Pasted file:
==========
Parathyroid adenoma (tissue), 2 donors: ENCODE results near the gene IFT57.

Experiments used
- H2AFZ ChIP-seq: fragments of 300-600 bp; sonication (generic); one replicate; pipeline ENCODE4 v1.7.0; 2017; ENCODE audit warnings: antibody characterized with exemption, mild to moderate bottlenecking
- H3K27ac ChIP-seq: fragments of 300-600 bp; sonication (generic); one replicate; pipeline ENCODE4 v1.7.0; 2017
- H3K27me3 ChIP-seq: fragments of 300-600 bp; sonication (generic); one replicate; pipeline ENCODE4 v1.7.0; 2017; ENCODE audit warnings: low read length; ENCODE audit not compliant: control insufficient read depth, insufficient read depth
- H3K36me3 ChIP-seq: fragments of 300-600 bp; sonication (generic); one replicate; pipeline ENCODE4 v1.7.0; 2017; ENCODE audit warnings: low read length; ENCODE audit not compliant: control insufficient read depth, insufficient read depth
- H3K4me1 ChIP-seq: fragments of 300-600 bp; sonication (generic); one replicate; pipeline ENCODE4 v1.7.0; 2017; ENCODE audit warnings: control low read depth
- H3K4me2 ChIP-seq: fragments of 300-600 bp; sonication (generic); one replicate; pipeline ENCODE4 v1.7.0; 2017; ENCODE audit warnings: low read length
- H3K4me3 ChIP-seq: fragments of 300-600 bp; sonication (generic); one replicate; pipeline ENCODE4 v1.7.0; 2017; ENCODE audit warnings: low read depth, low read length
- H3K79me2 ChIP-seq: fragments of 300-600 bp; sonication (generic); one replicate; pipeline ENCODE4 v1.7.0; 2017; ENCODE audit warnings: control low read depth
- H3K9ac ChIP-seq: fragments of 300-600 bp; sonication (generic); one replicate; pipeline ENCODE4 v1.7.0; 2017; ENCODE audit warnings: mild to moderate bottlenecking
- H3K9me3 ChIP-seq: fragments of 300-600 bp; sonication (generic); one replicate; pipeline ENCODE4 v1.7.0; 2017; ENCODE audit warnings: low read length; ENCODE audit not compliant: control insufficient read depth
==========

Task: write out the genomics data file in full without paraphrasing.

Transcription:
Parathyroid adenoma (tissue), 2 donors: ENCODE results near the gene IFT57.

Experiments used
- H2AFZ ChIP-seq: fragments of 300-600 bp; sonication (generic); one replicate; pipeline ENCODE4 v1.7.0; 2017; ENCODE audit warnings: antibody characterized with exemption, mild to moderate bottlenecking
- H3K27ac ChIP-seq: fragments of 300-600 bp; sonication (generic); one replicate; pipeline ENCODE4 v1.7.0; 2017
- H3K27me3 ChIP-seq: fragments of 300-600 bp; sonication (generic); one replicate; pipeline ENCODE4 v1.7.0; 2017; ENCODE audit warnings: low read length; ENCODE audit not compliant: control insufficient read depth, insufficient read depth
- H3K36me3 ChIP-seq: fragments of 300-600 bp; sonication (generic); one replicate; pipeline ENCODE4 v1.7.0; 2017; ENCODE audit warnings: low read length; ENCODE audit not compliant: control insufficient read depth, insufficient read depth
- H3K4me1 ChIP-seq: fragments of 300-600 bp; sonication (generic); one replicate; pipeline ENCODE4 v1.7.0; 2017; ENCODE audit warnings: control low read depth
- H3K4me2 ChIP-seq: fragments of 300-600 bp; sonication (generic); one replicate; pipeline ENCODE4 v1.7.0; 2017; ENCODE audit warnings: low read length
- H3K4me3 ChIP-seq: fragments of 300-600 bp; sonication (generic); one replicate; pipeline ENCODE4 v1.7.0; 2017; ENCODE audit warnings: low read depth, low read length
- H3K79me2 ChIP-seq: fragments of 300-600 bp; sonication (generic); one replicate; pipeline ENCODE4 v1.7.0; 2017; ENCODE audit warnings: control low read depth
- H3K9ac ChIP-seq: fragments of 300-600 bp; sonication (generic); one replicate; pipeline ENCODE4 v1.7.0; 2017; ENCODE audit warnings: mild to moderate bottlenecking
- H3K9me3 ChIP-seq: fragments of 300-600 bp; sonication (generic); one replicate; pipeline ENCODE4 v1.7.0; 2017; ENCODE audit warnings: low read length; ENCODE audit not compliant: control insufficient read depth